Unrest on the markets alarms ECB - special meeting

Unrest on the markets alarms ECB – special meeting


The light of the setting sun is reflected in the glass facade of the European Central Bank (ECB) in Frankfurt, where the Council is holding a special meeting this Wednesday. Photo: Boris Roessler/dpa

© dpa-infocom GmbH

Wave of sell-offs on the bond markets, share price losses – the latest developments on the markets are worrying Europe’s currency watchdogs. The Governing Council will discuss the situation at a special meeting.

Europe’s currency watchdogs are bracing themselves against the recent unrest on the financial markets. The Governing Council of the ECB met on Wednesday for a special meeting called at short notice “to discuss the current market situation”, as a spokeswoman for the European Central Bank (ECB) in Frankfurt said on request.

The spokeswoman confirmed the corresponding media reports. The announcement of the “ad hoc meeting” gave wings to the euro and calmed the stock markets somewhat.

The day before, ECB Executive Board member Isabel Schnabel had already made it clear in a speech that the central bank would not accept a disorderly increase in the financing costs of more heavily indebted countries in the euro area: “We will not tolerate any changes in financing conditions that go beyond the fundamental factors and the transfer jeopardize monetary policy.”

interest rates increased

In the past few days, interest rates on the capital markets had risen sharply, while sentiment on the stock markets had deteriorated significantly. Analysts cited the US Federal Reserve’s tighter monetary policy as the main reason, but also the prospect of interest rate hikes by the ECB.

At its most recent regular meeting last Thursday, the Governing Council decided, after much hesitation, to exit its ultra-loose monetary policy for years in view of the record high inflation: the multi-billion dollar bond purchases will end on July 1st. At the next regular meeting of the ECB Council on July 21, the central bank intends to raise key interest rates for the first time in eleven years, initially by 0.25 percentage points each time.

Fresh money becomes more expensive

Capital market interest rates in southern European countries had risen particularly sharply in the past few days. In Italy, the interest rate for ten-year government bonds climbed back above the four percent mark. At the end of March it was only half as high.

The yield gap – the spread – between government bonds from Germany and those of more heavily indebted euro countries, especially Italy, has widened recently. This means that it will be more expensive for countries like Italy to get fresh money on the market because they have to offer investors higher interest rates again. This could become a problem for such states in view of the already enormous mountains of debt.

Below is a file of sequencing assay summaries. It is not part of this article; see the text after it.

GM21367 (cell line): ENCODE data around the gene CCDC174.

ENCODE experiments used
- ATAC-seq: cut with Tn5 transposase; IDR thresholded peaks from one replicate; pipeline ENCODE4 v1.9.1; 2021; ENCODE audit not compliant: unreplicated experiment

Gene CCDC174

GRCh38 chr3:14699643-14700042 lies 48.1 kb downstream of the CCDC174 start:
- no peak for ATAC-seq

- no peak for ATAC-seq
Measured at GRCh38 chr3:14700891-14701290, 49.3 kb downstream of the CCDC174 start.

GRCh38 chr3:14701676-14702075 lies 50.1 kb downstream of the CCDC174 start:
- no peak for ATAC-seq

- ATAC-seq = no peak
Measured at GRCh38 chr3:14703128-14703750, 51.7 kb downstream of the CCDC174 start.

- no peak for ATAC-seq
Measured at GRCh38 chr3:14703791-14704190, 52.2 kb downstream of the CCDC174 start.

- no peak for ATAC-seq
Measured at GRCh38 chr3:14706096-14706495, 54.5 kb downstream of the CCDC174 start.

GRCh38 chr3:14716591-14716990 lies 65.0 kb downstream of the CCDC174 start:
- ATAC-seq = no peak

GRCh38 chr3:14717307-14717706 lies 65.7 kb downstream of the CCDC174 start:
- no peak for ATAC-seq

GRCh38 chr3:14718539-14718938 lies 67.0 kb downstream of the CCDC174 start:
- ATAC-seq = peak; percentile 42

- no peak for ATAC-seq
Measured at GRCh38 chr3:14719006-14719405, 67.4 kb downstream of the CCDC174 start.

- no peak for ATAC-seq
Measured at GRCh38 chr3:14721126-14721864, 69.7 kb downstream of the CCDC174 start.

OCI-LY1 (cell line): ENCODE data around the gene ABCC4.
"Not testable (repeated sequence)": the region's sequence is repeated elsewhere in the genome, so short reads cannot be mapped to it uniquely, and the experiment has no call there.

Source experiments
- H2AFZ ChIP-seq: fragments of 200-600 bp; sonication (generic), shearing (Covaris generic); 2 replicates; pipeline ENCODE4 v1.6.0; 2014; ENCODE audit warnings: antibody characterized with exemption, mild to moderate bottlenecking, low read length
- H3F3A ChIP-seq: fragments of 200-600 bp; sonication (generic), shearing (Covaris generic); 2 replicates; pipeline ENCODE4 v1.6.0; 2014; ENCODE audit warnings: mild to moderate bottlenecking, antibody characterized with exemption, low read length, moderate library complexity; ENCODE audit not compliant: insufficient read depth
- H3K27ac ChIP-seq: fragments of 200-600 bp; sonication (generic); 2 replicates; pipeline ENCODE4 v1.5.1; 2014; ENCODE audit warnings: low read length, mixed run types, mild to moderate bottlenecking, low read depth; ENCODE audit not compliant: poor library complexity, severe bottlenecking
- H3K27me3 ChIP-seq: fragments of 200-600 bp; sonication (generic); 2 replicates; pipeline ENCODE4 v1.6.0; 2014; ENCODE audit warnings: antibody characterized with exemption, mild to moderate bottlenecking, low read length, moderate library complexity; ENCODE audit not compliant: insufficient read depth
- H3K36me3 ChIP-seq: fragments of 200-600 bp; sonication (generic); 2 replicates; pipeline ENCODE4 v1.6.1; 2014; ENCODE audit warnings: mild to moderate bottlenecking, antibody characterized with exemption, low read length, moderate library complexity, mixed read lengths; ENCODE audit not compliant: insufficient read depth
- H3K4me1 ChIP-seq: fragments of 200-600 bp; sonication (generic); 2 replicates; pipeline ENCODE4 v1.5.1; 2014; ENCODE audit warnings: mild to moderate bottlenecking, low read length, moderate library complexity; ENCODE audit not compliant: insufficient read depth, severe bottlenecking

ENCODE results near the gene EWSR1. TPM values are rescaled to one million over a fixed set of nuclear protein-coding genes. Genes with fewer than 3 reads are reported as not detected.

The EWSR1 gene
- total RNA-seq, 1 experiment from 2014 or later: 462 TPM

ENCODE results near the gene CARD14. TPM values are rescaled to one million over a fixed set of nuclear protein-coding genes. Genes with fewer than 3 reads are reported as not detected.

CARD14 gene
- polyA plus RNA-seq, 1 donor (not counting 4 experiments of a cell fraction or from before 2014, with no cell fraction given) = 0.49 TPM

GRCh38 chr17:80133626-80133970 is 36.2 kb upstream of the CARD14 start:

One reason for the latest development is the ECB’s announcement that it would stop buying new government bonds at the beginning of July. The ECB wants to reinvest funds from expiring securities for a longer period of time. But with the end of the purchases, the central bank is helping the states to a much lesser extent than in previous years by buying bonds.

It is conceivable that the ECB will pay more attention to certain countries when reinvesting funds from expiring bonds. On Tuesday, ECB Executive Board member Schnabel referred to the central bank’s decision from December, according to which funds from the Corona emergency purchase program PEPP, which expired at the end of March, can be used again in a particularly flexible manner.

If necessary, new instruments

The ECB has made it clear “that within the framework of our mandate, flexibility will remain an element of monetary policy under tense conditions,” said Schnabel. This commitment could “be put into practice within a very short period of time” should the ECB come to the conclusion that the transmission of its monetary policy was at risk. “In this case, the reinvestments from maturing securities under the PEPP can be adjusted flexibly over time, asset classes and countries,” said Schnabel. According to current planning, the ECB intends to reinvest the repayment amounts from the securities purchased under the PEPP program at least until the end of 2024 when they mature.

Schnabel also reiterated earlier comments by ECB President Christine Lagarde that the central bank would also develop new tools, if necessary, to ensure that its monetary policy achieves the main goal of stable prices with a medium-term inflation rate of two percent. The commitment to the euro is the central bank’s tool against fragmentation in the currency area of ​​the 19 countries, said Schnabel: “This commitment has no limits.”


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